Now, we will prove some more properties of which will be used in the later sections of the paper.
Property 3
Let with , , for distinct . Then, in the graph , has at least one neighbour in .
Proof
Without loss of generality, assume that and . It is easy to observe that, for any point , (See Fig. 2). Since and , for any point , . To find a vertex in which is a neighbour of in , we just need to find a point such that contains no point from other than .
We can choose any point to start with. If contains no point from other than , we are done. If not, replace with some other point inside and repeat the process. Since triangle sizes are going down in each step, eventually we will end up with a vertex in such that contains no point from other than . ∎
Property 4
Let with and for some . Then the vertex corresponding to has degree at least two in .
Proof
Without loss of generality, assume that and . If or , then by Property 2, has a neighbour in . On the other hand, if and , then, by Property 3, has at least one neighbour in .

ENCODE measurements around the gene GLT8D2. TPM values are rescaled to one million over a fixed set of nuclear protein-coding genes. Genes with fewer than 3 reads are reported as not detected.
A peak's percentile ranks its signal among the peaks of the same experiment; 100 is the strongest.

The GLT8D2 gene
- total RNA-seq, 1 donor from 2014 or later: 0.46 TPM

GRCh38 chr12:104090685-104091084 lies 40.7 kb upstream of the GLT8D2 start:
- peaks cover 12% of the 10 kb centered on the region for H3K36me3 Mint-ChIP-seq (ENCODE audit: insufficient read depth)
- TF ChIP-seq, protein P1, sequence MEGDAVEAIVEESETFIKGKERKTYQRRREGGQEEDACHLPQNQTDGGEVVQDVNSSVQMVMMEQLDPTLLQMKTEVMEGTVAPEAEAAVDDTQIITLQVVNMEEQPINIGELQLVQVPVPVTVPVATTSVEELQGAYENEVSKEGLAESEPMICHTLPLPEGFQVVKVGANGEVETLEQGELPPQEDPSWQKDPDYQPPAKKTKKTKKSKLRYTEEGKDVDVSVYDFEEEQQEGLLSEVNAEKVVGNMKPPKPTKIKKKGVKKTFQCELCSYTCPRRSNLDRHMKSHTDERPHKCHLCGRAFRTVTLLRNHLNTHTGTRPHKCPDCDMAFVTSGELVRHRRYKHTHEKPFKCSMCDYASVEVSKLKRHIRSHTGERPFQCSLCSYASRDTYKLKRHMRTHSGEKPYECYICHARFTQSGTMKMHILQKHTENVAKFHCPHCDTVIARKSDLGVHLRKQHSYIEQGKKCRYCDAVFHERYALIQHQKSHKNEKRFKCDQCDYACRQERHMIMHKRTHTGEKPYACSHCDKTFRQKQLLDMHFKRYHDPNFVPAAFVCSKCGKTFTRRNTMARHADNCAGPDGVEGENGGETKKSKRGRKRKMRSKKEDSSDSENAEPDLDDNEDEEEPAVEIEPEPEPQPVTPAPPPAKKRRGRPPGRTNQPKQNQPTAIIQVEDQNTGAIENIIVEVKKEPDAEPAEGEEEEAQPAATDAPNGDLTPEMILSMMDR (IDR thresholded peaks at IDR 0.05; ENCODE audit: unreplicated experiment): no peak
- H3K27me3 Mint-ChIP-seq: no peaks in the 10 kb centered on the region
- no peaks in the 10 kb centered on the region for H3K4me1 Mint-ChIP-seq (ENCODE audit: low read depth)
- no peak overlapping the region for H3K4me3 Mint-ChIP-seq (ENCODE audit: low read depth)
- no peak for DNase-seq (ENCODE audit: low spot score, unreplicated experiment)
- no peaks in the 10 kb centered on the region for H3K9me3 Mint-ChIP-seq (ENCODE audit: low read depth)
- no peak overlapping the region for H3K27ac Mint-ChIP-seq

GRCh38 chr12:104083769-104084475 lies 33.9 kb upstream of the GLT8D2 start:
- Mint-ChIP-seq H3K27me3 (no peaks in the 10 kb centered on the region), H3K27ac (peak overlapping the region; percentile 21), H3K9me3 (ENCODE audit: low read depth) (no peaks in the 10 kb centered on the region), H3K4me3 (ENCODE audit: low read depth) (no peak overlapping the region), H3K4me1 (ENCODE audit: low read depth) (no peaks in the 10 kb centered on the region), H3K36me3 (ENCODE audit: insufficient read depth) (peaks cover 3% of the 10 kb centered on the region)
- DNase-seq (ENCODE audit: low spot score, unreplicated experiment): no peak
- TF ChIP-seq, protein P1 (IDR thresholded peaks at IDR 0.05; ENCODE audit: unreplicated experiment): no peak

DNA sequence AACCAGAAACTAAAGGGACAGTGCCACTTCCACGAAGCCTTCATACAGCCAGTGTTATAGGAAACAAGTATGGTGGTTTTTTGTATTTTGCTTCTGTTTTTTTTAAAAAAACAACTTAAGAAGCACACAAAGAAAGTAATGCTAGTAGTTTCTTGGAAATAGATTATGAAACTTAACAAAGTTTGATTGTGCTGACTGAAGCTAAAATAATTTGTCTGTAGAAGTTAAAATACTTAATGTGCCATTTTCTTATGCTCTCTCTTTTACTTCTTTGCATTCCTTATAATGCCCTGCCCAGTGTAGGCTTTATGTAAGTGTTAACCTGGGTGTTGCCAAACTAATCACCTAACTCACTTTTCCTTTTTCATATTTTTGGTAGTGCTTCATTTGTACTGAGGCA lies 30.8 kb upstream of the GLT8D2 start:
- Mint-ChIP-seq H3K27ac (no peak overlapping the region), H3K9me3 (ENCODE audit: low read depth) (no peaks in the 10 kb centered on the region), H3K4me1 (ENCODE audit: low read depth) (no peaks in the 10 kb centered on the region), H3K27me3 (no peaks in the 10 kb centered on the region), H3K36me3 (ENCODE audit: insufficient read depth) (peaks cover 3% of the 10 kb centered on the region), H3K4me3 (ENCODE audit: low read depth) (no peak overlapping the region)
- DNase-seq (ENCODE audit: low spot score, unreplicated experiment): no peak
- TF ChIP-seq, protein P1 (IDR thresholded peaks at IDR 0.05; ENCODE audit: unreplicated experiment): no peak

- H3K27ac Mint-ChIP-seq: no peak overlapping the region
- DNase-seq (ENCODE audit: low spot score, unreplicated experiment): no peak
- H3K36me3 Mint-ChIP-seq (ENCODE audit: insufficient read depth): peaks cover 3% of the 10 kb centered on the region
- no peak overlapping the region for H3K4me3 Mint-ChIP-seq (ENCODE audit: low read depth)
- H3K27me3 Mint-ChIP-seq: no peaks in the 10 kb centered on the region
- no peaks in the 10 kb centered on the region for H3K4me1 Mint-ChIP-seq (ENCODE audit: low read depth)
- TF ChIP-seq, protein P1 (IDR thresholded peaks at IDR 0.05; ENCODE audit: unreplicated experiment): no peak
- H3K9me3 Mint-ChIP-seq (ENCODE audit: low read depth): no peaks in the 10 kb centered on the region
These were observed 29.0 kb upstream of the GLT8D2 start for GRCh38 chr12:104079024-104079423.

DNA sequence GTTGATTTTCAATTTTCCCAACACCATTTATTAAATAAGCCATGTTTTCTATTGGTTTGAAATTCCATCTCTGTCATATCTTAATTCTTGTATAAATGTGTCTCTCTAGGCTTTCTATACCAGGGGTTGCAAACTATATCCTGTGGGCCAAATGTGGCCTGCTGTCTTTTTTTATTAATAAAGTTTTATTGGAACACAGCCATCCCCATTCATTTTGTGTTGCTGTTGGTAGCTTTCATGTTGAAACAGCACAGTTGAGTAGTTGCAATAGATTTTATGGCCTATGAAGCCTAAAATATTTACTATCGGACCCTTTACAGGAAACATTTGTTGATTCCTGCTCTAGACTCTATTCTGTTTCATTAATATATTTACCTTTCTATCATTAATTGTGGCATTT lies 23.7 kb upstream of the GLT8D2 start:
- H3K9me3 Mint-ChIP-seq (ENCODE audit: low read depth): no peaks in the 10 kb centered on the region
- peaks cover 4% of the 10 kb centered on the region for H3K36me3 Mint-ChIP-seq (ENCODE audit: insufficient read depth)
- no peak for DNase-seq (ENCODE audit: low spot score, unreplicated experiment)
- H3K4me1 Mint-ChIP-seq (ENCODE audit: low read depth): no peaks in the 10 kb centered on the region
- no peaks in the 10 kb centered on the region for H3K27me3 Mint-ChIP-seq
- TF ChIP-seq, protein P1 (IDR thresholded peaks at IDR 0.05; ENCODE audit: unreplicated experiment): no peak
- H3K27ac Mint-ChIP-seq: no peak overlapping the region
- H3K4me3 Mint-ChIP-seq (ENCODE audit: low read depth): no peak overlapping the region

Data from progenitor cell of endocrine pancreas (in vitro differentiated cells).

By Property 2, we know that has a unique neighbour in too. Thus, the degree of is at least two. ∎
Property 5
Let be such that the vertex corresponding to is of degree one in . Suppose , such that and . Let be the element in . Then, .
Proof
Assume that and , for distinct . If or , then, by Property 4, the degree of is at least two in , which is a contradiction. Therefore, .
If , then by Property 3, has at least one neighbour each in and . If this is the case, the degree of is at least two, which is a contradiction. Therefore, . ∎
4 Some properties of
4.1 Planarity
Chew defined [5] TDDelaunay graph to be a planar graph and its equivalence with graph implies that is planar. This also follows from the general result that Delaunay graph of any convex distance function is a planar graph [4]. For the sake of completeness, we include a direct proof here.